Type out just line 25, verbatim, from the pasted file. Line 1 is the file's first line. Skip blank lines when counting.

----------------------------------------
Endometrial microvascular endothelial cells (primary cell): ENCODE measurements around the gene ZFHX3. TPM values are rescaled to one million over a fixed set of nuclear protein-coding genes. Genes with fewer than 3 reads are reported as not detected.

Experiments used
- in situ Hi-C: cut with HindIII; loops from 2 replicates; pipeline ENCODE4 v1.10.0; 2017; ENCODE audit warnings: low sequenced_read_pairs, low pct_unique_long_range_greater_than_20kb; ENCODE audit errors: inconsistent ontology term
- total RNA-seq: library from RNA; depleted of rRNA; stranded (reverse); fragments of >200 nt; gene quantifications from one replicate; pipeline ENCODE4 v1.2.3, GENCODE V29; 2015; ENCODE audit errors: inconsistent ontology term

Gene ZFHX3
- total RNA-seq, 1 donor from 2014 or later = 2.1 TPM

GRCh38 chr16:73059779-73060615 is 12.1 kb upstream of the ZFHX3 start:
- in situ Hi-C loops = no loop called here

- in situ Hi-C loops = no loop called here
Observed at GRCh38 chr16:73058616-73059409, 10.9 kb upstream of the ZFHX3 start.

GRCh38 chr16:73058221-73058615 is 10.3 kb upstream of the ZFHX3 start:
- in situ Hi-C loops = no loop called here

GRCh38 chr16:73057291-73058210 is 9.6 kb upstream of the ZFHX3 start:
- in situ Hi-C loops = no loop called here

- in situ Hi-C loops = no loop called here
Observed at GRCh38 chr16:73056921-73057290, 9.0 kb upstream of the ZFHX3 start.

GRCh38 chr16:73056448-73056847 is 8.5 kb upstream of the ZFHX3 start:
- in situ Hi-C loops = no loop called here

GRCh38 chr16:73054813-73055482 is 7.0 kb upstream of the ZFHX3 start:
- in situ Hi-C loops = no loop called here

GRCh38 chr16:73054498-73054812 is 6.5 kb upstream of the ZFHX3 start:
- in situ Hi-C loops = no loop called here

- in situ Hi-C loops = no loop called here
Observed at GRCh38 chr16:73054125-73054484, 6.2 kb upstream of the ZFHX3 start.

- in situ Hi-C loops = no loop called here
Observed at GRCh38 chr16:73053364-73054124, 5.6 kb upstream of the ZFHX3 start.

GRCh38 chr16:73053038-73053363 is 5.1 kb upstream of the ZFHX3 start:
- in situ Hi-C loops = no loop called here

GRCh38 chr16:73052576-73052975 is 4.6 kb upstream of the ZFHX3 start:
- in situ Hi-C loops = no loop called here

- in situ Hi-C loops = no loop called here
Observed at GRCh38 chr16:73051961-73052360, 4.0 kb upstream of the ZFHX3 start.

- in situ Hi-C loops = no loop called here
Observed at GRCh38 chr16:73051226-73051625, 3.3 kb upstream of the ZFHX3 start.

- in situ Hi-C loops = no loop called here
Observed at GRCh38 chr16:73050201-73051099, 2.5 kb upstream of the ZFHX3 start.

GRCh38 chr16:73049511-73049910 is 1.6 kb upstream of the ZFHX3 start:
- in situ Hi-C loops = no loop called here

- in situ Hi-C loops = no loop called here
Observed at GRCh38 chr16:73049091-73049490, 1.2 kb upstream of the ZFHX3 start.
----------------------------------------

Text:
- in situ Hi-C loops = no loop called here